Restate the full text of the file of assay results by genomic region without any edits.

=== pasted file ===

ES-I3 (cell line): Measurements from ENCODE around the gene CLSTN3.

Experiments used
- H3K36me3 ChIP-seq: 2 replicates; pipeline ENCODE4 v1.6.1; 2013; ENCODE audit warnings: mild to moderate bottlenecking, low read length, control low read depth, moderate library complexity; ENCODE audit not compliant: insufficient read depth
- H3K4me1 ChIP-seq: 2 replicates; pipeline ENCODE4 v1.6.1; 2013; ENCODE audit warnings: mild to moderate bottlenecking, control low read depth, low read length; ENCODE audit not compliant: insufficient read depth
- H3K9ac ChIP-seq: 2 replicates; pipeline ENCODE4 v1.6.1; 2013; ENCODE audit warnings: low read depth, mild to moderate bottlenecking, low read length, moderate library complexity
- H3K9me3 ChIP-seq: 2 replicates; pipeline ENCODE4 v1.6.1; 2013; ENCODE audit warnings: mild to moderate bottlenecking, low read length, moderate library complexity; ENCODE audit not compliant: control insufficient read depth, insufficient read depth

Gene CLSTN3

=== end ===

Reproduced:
ES-I3 (cell line): Measurements from ENCODE around the gene CLSTN3.

Experiments used
- H3K36me3 ChIP-seq: 2 replicates; pipeline ENCODE4 v1.6.1; 2013; ENCODE audit warnings: mild to moderate bottlenecking, low read length, control low read depth, moderate library complexity; ENCODE audit not compliant: insufficient read depth
- H3K4me1 ChIP-seq: 2 replicates; pipeline ENCODE4 v1.6.1; 2013; ENCODE audit warnings: mild to moderate bottlenecking, control low read depth, low read length; ENCODE audit not compliant: insufficient read depth
- H3K9ac ChIP-seq: 2 replicates; pipeline ENCODE4 v1.6.1; 2013; ENCODE audit warnings: low read depth, mild to moderate bottlenecking, low read length, moderate library complexity
- H3K9me3 ChIP-seq: 2 replicates; pipeline ENCODE4 v1.6.1; 2013; ENCODE audit warnings: mild to moderate bottlenecking, low read length, moderate library complexity; ENCODE audit not compliant: control insufficient read depth, insufficient read depth

Gene CLSTN3